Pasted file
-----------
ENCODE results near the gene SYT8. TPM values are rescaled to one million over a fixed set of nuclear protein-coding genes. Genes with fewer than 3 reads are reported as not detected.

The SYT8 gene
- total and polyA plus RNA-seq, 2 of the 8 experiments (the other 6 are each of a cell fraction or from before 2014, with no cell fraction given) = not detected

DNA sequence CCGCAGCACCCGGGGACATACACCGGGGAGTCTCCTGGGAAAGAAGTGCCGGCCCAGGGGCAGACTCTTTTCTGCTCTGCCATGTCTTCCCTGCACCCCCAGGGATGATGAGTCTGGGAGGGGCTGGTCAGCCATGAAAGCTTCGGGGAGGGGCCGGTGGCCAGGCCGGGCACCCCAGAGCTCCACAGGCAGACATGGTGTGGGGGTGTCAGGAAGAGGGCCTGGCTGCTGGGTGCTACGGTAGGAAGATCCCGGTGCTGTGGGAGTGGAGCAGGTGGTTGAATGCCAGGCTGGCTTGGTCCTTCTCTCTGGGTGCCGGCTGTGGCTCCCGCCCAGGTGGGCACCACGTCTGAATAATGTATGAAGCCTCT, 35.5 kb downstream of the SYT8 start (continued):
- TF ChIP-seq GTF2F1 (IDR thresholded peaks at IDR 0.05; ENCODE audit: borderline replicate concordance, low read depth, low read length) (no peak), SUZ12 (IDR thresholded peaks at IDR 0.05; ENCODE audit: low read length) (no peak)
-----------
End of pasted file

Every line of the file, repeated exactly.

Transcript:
ENCODE results near the gene SYT8. TPM values are rescaled to one million over a fixed set of nuclear protein-coding genes. Genes with fewer than 3 reads are reported as not detected.

The SYT8 gene
- total and polyA plus RNA-seq, 2 of the 8 experiments (the other 6 are each of a cell fraction or from before 2014, with no cell fraction given) = not detected

DNA sequence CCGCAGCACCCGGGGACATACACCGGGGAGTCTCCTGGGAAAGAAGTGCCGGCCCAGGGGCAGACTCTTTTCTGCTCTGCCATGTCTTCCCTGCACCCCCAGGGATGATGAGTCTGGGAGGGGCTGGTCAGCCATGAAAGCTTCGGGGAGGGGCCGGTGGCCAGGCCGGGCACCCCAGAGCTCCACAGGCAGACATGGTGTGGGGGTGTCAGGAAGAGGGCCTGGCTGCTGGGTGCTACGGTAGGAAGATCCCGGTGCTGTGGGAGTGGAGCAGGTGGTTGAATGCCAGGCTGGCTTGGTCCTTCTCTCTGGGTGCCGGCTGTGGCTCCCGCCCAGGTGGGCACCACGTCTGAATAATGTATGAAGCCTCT, 35.5 kb downstream of the SYT8 start (continued):
- TF ChIP-seq GTF2F1 (IDR thresholded peaks at IDR 0.05; ENCODE audit: borderline replicate concordance, low read depth, low read length) (no peak), SUZ12 (IDR thresholded peaks at IDR 0.05; ENCODE audit: low read length) (no peak)